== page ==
Zach Hemenway plays the historic Aeolian-Skinner pipe organ at St. Paul’s Episcopal Church, Chestnut Hill, which is undergoing a $2 million restoration project that will take at least two years to complete. (Photo by Cherri Gregg)

by Michael Caruso

Although most classical music performances, instruction and projects have been put on hold as a result of the coronavirus pandemic, some have successfully made the transition from in-person to online. For instance, I’ve been able to continue teaching most of my Settlement Music School piano students via Skype.

With the partial reopening of the economy, some particularly physical projects have been able to start up. A local example is currently taking place at St. Paul’s Episcopal Church, Chestnut Hill. The long-planned, fully funded and eagerly awaited undertaking to totally restore the church’s acclaimed Aeolian-Skinner pipe organ began in earnest in June under the auspices of Russell & Company Organ Builders of Cambridgeport, Vermont. One of its technicians worked for Aeolian-Skinner in the 1950s and ’60s.

Due to the instrument’s size and historic prominence, the project is of national importance. The current organ replaced an earlier, smaller instrument that was built by the E.M. Skinner Company of Boston. At 43 ranks and three manuals (keyboards), its romantic character served its purpose well from the 1930s into the 1950s. The post-World War II revival of interest in Baroque music in general and the organ music of Johann Sebastian Bach in particular inspired consideration of replacing the original instrument with a larger organ that could accommodate a broader range of musical styles.

In 1953, the parish signed a contract with the Aeolian-Skinner Organ Company of Boston to rebuild the organ as part of the parish’s centennial celebration. Music director Thomas Dunn worked closely with G. Donald Harrison, the firm’s president & tonal director, to design a cutting edge instrument in the eclectic “American Classic” style.

At the same time he was working in Chestnut Hill, Harrison was also working on producing a new instrument for St. Thomas Episcopal Church, Fifth Avenue, New York City, one of the most influential parishes in the Episcopal Church (USA), the American province of the worldwide Anglican Communion.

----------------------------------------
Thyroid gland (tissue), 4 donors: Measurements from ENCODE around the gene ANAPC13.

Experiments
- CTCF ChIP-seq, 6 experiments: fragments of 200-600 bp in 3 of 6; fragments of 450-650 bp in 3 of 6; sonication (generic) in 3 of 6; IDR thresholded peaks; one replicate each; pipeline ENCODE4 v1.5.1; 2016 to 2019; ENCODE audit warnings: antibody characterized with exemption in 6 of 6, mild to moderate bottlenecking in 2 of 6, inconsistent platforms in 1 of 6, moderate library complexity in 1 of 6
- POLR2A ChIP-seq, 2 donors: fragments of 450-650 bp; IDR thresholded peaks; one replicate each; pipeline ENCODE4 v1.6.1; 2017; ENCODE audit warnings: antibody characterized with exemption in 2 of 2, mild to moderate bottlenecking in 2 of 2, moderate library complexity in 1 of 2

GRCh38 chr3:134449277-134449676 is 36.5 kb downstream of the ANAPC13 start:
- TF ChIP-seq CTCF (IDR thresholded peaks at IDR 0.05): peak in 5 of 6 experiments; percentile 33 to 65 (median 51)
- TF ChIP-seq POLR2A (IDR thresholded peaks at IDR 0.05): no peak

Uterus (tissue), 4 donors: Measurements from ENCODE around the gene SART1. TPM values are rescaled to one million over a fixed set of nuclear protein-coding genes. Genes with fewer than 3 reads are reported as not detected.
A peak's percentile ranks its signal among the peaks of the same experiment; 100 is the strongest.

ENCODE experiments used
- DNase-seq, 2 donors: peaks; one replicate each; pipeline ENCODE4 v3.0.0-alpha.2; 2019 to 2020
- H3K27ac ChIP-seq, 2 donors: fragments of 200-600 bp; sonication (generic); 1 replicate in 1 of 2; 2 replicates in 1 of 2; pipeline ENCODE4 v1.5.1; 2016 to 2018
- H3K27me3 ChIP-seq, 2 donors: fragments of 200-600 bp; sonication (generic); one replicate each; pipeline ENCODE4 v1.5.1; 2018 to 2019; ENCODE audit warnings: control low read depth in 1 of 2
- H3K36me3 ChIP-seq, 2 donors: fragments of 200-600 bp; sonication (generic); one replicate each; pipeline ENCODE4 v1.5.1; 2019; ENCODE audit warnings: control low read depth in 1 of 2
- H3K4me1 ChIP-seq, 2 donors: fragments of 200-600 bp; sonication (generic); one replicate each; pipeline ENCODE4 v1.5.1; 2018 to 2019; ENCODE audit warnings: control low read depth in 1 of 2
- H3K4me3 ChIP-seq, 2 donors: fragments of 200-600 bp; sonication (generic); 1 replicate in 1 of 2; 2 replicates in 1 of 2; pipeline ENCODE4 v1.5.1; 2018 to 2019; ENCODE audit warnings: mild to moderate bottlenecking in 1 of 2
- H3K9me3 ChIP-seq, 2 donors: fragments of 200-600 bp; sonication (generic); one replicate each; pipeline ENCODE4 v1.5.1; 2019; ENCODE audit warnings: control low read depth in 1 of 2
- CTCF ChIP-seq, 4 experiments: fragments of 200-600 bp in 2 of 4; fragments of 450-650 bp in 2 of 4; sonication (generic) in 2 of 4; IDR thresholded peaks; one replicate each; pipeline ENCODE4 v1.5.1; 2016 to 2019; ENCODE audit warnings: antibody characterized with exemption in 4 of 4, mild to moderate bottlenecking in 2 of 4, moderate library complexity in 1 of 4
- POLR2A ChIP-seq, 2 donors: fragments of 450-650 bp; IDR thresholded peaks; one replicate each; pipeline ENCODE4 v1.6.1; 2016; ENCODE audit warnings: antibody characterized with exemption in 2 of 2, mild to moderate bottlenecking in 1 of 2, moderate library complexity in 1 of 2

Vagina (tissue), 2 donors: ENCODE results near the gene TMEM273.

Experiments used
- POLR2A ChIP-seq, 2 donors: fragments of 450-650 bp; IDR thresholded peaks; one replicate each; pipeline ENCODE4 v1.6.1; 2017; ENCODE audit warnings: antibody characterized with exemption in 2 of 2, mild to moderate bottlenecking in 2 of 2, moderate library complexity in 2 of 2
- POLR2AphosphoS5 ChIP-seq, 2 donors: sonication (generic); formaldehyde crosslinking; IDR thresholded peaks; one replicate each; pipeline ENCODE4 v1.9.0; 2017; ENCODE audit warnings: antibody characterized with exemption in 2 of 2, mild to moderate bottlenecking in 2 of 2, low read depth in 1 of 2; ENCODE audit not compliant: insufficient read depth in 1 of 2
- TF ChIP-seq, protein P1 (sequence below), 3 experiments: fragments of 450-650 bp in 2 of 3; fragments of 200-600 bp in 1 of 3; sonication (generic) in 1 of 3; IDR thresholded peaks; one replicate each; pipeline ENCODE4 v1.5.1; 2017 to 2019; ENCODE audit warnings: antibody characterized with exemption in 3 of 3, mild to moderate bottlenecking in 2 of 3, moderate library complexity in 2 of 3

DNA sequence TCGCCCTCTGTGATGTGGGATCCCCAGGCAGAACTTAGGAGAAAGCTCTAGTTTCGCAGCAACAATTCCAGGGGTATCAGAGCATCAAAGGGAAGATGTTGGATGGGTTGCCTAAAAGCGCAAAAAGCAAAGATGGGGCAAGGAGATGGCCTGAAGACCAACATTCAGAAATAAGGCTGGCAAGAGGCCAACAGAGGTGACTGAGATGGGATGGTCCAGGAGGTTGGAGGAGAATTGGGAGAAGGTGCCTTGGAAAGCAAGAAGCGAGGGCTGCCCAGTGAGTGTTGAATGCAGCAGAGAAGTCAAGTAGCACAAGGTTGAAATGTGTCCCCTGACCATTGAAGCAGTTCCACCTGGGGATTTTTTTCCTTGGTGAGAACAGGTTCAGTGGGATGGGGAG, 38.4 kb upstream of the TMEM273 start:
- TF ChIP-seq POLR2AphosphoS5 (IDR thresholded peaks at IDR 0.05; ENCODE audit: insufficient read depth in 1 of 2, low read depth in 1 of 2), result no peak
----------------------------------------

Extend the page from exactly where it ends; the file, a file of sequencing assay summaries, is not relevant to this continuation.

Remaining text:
Dedicated in 1956, the pipe organ at St. Paul’s Church, Chestnut Hill, turned out to be Harrison’s final opus. He died in June of that year, never completing the project at St. Thomas, Fifth Avenue. Some of the pipes meant for the New York church ended up in Chestnut Hill.

E.M. Skinner pipe work was added in 1971, Aeolian-Skinner and Austin pipe work was added in 1983 and again in1989 through 1992. During those same years, more Skinner pipes were added, as were Walker Digital Voices. The cumulative result is an instrument boasting 114 ranks and 6,357 pipes.

St. Paul’s current music director, Andrew Kotylo, described the church’s organ as encompassing a broad spectrum of colors and textures, enabling it to be used in repertoire spanning the 17th/18th century Baroque and Classical, the 19th century Romantic, the 20th century modern and even 21st century contemporary. Perhaps even more important from a parochial standpoint, the instrument can also meet the requirements of accompanying the expanded liturgical needs of a parish fully engaged in the musical life of Anglican worship.

Kotylo explained that the restoration work includes removing and cleaning the chancel pipes and chests, keeping as many of the originals as possible. The instrument’s internal layout will be restructured to make it more accessible for repair and maintenance.

The entire project is expected to take as long as 30 months, “But we’re hoping that it will be completed within 24,” Kotylo said. The cost is a cool $2 million, covered by a generous gift.

“The goal is not to change the instrument’s sound,” Kotylo assured, “but to refine it by filling in some of the tonal gaps. For instance, when Harrison designed it, he chose not to include any wooden pipes, feeling that they were more ‘romantic’ in tone than what he was looking for at the time. Some wooden pipes will be included this time around, and a new console will be designed.

To celebrate the conclusion of this gargantuan enterprise, the parish plans to present a series of organ recitals starting in the fall of 2022.

Hearing the organ at St. Paul’s Church played on a regular basis was part of what made writing for the Chestnut Hill Local such a rewarding experience. Beginning in 1986, I had the chance to hear the peerless artistry of then-music director Richard Alexander, both as an organ virtuoso and masterful choral conductor. Alexander oversaw the acquisition of ranks of Skinner and Aeolian-Skinner pipe work that substantially expanded the tonal characteristics of the St. Paul’s organ.

Although the 2020-21 season of the parish’s “Five Fridays” series of fundraising chamber music recitals has been cancelled, St. Paul’s will resume in-person services Sunday, July 12. Call 215-242-2055 or visit for more information.

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